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UKRAINIAN PRO-GOVERNMENT LAWMAKERS BOYCOTT SESSION... Six pro-government parliamentary caucuses -- Labor Ukraine, the Social Democratic Party-united, Ukraine's Regions, Single Ukraine, Democratic Initiatives, and Soyuz -- did not register for the parliamentary session and failed to appear in the session hall on 20 October, Ukrainian news agencies reported. There are reportedly 248 deputies registered for the session, which is a sufficient majority for adopting most bills. Pro-government lawmakers tried to block the session the previous day as well (see "RFE/RL Newsline," 19 October 2004). Parliamentary speaker Volodymyr Lytvyn said in the Verkhovna Rada on 19 October that pro-government lawmakers "are implementing a scenario" for disrupting the work of the legislature and holding early parliamentary elections. "After the [presidential] elections many people will need to find [new] jobs and they are now trying to find these jobs in the Verkhovna Rada; this requires a blockade of the Verkhovna Rada in order to hold new elections," Lytvyn said. JM
...BUT PARLIAMENT STRUGGLES ALONG. Despite the absence of most pro-government lawmakers in the session hall, the Verkhovna Rada on 19 October managed to pass several bills, Ukrainian news agencies reported. One of the bills increased the average monthly subsistence minimum in Ukraine from the current 362 hryvnyas ($70) to 432 hryvnyas as of 2005. The bill was endorsed by 250 out of 257 legislators registered for the session. Lawmaker Mykola Tomenko commented that by passing the subsistence minimum bill, the legislature effectively supported opposition presidential candidate Viktor Yushchenko's draft decree in which he promised such a raise after being elected president (see "RFE/RL Newsline," 13 October 2004). JM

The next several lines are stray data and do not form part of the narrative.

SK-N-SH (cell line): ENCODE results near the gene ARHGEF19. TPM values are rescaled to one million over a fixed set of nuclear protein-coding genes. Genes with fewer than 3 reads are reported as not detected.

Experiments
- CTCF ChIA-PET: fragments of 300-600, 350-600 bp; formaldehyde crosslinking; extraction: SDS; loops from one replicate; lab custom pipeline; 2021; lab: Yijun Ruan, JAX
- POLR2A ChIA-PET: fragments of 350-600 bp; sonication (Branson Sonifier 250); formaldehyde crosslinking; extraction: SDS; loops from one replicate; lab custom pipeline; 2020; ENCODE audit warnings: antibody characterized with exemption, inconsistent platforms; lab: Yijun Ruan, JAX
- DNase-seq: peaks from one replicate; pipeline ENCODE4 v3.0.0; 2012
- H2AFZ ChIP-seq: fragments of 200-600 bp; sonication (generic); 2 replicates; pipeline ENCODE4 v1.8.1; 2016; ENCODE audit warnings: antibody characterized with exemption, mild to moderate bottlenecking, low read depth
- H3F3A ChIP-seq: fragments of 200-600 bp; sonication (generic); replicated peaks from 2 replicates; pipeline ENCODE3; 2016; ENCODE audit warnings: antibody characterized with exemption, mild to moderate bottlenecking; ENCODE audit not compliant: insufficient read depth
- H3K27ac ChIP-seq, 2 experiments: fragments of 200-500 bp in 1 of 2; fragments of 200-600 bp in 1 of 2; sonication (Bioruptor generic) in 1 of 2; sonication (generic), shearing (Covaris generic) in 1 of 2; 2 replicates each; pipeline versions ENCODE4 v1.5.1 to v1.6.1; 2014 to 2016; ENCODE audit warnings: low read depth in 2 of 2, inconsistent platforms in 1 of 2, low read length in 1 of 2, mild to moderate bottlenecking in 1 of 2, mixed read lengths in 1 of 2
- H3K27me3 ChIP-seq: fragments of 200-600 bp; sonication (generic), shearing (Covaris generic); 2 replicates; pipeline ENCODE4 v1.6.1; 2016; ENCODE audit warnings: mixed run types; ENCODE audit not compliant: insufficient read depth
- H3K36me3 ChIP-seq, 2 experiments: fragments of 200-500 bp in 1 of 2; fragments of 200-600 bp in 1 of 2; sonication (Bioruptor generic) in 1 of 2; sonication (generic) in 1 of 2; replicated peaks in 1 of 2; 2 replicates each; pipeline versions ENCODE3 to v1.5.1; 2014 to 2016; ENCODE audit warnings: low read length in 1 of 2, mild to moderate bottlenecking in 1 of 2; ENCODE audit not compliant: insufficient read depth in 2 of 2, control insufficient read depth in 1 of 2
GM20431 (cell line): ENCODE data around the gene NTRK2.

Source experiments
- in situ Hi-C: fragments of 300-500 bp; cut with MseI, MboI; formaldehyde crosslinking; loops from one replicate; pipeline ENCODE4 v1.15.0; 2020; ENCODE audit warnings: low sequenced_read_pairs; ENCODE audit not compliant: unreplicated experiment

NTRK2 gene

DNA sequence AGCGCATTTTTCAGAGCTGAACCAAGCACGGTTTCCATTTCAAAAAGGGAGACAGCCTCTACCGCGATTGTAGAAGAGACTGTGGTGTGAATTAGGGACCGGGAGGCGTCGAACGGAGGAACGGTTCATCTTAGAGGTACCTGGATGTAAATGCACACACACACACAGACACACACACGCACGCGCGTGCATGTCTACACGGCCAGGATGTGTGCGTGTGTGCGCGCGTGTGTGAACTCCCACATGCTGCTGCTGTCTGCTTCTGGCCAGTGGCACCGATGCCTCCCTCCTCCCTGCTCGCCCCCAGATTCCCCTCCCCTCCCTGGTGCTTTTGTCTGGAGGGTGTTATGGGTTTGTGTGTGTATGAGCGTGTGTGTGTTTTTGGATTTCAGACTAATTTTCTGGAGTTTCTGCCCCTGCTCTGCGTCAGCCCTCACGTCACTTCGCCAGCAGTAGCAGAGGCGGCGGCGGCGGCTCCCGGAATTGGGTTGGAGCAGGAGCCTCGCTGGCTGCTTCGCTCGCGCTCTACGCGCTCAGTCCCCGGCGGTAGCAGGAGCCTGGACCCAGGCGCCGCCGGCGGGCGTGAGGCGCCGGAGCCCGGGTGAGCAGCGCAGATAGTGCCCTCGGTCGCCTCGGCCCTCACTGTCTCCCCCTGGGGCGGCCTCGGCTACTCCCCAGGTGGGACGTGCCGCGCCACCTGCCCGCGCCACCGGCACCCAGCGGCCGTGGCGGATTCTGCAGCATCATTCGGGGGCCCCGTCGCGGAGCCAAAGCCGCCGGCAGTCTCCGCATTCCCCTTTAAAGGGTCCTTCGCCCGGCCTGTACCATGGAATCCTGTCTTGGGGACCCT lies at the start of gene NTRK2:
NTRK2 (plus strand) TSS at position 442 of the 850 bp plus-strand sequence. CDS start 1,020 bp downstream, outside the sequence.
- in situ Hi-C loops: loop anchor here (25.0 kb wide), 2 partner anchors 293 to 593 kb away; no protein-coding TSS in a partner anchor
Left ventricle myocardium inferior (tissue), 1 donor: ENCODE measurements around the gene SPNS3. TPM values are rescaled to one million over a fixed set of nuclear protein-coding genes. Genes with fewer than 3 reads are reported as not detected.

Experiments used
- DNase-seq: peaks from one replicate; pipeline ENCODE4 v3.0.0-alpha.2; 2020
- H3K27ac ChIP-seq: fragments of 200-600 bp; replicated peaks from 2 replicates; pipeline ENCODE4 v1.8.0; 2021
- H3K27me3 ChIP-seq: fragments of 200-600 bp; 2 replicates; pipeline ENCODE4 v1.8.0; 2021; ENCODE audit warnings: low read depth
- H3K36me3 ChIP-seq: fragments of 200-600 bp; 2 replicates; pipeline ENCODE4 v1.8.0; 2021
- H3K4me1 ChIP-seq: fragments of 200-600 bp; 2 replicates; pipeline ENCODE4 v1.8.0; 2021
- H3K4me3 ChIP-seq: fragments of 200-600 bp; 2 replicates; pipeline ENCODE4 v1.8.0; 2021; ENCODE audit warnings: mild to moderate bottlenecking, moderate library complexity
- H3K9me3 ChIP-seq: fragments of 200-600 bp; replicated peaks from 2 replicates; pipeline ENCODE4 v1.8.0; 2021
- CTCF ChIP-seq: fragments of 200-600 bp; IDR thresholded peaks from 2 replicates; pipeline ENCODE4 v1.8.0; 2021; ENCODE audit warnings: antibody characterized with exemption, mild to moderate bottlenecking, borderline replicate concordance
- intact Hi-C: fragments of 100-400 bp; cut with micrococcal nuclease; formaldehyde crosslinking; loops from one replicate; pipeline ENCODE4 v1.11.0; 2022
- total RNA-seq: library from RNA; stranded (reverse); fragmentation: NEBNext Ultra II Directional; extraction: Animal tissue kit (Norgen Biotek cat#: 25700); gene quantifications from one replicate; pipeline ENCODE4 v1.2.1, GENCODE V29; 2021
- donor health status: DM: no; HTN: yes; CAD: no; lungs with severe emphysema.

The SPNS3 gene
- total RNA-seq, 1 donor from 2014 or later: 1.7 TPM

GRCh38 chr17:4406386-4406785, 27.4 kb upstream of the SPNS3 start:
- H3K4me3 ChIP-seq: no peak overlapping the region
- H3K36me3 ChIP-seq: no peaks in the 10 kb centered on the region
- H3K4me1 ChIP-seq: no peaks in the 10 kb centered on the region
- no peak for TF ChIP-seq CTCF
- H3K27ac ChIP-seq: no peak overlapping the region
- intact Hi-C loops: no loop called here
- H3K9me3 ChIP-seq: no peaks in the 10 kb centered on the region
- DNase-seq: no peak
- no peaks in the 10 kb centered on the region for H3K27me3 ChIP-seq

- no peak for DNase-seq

FORMER PRESIDENTIAL BODYGUARD WINS CASE AGAINST UKRAINE IN STRASBOURG... The European Court of Human Rights in Strasbourg on 19 October ruled that the Ukrainian authorities acted illegally by rejecting an application from Mykola Melnychenko, a former bodyguard to President Leonid Kuchma, to register as a parliamentary candidate for the 2002 parliamentary election on the Ukrainian Socialist Party ticket, Ukrainian and international news agencies reported. Melnychenko left Ukraine in 2000 after secretly taping hundreds of hours of conversations in Kuchma's office in 1998-2000. The court said the authorities -- in rejecting the application on the grounds that Melnychenko had submitted false information about his place of residence and that he had not been resident in Ukraine for five years -- violated the "right to free elections" stipulated in the European Convention on Human Rights. "Neither the relevant Ukrainian legislation nor practice contained a direct eligibility requirement of 'habitual' or 'continuous' residence in the territory of Ukraine for parliamentary candidates," the court said in its ruling. The court awarded Melnychenko 5,000 euros ($6,250) in damages. JM
...AND MAKES PUBLIC MORE SECRET RECORDINGS. Former Ukrainian presidential bodyguard Melnychenko revealed more of his secret recordings in Kuchma's office during a news conference in Warsaw on 19 October, Interfax reported. The disclosed recording carries an alleged conversation between Kuchma and Viktor Yanukovych, in which the latter, then the governor of Donetsk Oblast, discusses corruption in the parliament and briefs Kuchma on how he muzzles the press in his region. Melnychenko promised to pass the recording to Ukrainian lawmakers. Melnychenko also invited Ukrainian television channels for another news conference in Warsaw on 22 October, promising to disclose the nature of the contacts he maintained with current presidential administration chief Viktor Medvedchuk and oligarch and lawmaker Hryhoriy Surkis in 2001-02. JM